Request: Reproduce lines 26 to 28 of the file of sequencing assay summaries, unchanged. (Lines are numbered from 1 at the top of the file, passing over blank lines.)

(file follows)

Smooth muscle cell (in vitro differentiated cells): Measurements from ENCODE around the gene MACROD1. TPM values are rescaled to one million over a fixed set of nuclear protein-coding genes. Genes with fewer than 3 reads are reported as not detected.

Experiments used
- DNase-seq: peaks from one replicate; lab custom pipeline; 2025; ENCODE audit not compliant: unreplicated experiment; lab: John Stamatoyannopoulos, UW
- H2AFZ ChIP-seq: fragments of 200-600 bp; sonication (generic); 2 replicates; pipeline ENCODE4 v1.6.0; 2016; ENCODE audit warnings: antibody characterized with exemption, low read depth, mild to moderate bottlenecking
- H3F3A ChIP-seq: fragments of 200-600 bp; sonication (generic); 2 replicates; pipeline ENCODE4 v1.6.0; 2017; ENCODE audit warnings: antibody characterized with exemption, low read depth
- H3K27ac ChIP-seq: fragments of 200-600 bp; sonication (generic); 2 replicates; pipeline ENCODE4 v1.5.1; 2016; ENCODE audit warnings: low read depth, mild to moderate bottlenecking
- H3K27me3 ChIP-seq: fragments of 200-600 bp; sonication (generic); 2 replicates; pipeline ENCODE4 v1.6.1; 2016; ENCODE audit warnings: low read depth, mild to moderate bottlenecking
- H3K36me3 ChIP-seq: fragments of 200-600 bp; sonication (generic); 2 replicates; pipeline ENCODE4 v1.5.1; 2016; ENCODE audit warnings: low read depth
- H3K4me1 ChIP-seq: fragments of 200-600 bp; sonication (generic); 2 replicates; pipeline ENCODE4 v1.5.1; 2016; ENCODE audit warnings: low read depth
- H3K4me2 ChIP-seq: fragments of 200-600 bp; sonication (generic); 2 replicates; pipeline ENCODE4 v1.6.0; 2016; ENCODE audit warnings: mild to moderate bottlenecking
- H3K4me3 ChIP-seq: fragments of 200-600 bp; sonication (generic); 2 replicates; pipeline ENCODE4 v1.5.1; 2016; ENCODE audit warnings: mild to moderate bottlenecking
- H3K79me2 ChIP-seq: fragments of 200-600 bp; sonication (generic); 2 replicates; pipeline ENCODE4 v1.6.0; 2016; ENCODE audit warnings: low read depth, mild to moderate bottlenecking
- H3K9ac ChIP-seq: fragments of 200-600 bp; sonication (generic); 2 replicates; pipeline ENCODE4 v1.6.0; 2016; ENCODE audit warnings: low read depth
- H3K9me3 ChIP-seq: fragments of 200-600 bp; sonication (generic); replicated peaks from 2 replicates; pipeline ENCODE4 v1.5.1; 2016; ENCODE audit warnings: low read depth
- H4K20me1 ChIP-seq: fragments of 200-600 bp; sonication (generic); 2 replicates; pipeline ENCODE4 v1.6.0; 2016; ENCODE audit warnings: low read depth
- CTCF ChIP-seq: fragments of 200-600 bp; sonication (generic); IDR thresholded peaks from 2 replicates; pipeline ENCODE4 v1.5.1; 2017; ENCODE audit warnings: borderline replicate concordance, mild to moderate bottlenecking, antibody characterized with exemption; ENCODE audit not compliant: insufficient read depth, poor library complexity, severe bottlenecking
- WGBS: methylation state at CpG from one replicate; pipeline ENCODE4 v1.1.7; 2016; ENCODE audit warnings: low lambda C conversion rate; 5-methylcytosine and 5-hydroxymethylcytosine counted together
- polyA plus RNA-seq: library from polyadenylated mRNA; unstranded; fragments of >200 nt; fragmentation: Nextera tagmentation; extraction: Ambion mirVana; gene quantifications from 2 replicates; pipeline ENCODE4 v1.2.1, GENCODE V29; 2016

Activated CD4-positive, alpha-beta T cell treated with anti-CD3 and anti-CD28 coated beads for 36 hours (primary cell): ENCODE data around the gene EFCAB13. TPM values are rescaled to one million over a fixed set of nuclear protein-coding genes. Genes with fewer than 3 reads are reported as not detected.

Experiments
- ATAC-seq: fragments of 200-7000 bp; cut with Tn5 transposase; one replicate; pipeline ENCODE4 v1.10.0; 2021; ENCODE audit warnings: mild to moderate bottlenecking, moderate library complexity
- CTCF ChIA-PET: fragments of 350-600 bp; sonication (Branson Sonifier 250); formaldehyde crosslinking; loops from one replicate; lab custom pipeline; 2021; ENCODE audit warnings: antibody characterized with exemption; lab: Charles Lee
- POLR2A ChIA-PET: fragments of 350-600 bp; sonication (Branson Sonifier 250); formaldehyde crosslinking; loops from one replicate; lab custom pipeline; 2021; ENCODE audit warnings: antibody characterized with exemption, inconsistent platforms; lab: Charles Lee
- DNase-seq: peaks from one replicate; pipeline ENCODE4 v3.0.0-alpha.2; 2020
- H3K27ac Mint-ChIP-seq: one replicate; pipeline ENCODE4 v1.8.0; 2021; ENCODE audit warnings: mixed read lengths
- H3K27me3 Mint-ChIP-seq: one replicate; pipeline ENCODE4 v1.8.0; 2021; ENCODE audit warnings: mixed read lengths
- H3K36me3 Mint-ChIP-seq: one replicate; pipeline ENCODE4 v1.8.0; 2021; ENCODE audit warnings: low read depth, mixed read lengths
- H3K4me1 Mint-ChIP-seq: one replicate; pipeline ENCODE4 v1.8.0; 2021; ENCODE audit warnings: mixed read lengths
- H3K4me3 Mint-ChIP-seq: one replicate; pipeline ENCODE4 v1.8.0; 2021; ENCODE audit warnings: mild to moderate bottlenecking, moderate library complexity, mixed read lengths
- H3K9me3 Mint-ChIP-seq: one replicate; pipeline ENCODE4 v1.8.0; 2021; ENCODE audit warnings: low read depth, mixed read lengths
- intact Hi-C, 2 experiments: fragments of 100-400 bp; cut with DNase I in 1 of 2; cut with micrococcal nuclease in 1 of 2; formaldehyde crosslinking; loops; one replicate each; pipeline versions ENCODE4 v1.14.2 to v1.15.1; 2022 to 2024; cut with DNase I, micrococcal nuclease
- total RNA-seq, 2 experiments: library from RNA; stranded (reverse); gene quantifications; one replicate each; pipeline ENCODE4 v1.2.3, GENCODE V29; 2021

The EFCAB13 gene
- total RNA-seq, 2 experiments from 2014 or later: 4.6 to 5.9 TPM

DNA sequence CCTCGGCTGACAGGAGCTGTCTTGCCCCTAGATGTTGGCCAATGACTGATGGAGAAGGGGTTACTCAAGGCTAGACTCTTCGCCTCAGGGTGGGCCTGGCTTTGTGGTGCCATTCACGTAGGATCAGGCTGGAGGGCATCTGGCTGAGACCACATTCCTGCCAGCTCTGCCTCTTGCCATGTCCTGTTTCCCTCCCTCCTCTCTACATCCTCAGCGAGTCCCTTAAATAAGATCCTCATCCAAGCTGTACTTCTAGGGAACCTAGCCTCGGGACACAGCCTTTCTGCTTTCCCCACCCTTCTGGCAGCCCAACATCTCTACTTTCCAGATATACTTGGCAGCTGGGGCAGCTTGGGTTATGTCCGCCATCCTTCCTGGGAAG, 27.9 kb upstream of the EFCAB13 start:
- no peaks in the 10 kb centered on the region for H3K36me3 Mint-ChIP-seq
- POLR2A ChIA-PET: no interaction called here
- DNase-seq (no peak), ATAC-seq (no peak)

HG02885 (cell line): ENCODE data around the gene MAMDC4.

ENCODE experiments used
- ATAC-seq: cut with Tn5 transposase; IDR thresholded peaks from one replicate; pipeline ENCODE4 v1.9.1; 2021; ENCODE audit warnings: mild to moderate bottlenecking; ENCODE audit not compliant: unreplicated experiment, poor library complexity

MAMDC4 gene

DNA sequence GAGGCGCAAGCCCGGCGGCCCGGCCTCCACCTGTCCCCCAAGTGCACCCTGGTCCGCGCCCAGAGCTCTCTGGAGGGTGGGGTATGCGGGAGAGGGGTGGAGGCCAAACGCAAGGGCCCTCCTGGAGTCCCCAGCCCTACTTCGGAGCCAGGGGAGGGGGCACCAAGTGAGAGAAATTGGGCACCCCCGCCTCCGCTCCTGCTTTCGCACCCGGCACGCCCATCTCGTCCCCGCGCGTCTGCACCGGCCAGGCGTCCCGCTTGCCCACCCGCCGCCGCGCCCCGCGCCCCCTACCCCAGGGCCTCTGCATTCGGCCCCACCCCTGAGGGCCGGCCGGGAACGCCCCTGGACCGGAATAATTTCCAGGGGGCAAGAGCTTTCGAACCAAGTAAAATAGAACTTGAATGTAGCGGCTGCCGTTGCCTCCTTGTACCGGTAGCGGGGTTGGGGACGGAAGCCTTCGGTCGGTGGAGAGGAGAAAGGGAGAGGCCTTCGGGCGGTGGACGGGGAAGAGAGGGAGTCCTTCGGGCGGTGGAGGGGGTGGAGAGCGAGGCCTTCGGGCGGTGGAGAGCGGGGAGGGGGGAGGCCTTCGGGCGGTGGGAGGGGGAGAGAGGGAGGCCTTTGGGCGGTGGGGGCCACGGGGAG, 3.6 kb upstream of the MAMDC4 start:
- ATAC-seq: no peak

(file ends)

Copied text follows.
- H3K27me3 Mint-ChIP-seq: one replicate; pipeline ENCODE4 v1.8.0; 2021; ENCODE audit warnings: mixed read lengths
- H3K36me3 Mint-ChIP-seq: one replicate; pipeline ENCODE4 v1.8.0; 2021; ENCODE audit warnings: low read depth, mixed read lengths
- H3K4me1 Mint-ChIP-seq: one replicate; pipeline ENCODE4 v1.8.0; 2021; ENCODE audit warnings: mixed read lengths